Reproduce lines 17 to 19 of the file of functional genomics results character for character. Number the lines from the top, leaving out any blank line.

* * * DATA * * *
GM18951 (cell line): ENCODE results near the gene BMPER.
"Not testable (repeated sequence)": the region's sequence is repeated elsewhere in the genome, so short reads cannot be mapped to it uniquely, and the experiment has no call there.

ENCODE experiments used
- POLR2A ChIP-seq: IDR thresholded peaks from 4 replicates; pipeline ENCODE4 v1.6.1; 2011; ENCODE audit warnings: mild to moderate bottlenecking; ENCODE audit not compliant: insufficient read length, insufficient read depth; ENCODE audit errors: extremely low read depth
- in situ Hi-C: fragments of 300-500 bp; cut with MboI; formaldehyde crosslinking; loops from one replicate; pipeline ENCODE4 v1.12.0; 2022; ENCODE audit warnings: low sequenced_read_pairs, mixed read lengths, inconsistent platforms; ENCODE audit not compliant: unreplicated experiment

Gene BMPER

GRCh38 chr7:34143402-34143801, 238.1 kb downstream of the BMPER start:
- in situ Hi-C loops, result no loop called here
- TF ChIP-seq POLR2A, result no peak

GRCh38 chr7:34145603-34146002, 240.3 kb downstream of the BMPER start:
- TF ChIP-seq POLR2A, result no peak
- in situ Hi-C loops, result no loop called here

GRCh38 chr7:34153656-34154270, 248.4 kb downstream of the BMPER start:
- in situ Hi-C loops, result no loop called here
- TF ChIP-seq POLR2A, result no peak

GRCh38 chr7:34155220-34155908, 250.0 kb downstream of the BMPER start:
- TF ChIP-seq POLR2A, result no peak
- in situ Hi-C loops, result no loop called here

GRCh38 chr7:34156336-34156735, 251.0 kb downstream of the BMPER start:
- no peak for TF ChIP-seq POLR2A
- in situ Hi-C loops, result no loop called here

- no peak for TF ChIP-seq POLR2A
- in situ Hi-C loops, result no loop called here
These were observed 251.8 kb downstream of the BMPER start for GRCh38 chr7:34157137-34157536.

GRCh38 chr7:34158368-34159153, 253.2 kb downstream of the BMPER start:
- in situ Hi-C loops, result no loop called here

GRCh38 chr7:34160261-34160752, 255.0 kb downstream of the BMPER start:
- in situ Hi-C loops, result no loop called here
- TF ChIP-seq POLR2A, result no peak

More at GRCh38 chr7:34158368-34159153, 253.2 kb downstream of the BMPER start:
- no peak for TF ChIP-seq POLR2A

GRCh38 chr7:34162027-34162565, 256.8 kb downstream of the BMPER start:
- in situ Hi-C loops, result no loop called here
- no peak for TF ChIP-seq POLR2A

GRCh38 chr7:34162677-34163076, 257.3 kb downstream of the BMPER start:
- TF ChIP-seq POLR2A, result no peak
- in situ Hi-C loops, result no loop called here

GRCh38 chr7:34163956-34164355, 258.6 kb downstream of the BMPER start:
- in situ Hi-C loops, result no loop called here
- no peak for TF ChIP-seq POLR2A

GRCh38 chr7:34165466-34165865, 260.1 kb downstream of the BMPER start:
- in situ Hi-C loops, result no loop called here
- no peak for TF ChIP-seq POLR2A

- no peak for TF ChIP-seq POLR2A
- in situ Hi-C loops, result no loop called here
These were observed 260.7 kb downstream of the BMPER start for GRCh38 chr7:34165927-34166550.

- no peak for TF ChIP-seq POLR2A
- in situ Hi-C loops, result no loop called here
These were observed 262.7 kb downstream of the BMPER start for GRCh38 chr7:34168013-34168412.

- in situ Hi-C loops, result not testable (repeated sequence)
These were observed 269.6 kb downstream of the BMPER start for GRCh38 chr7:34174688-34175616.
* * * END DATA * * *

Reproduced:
- TF ChIP-seq POLR2A, result no peak
- in situ Hi-C loops, result no loop called here

GRCh38 chr7:34156336-34156735, 251.0 kb downstream of the BMPER start: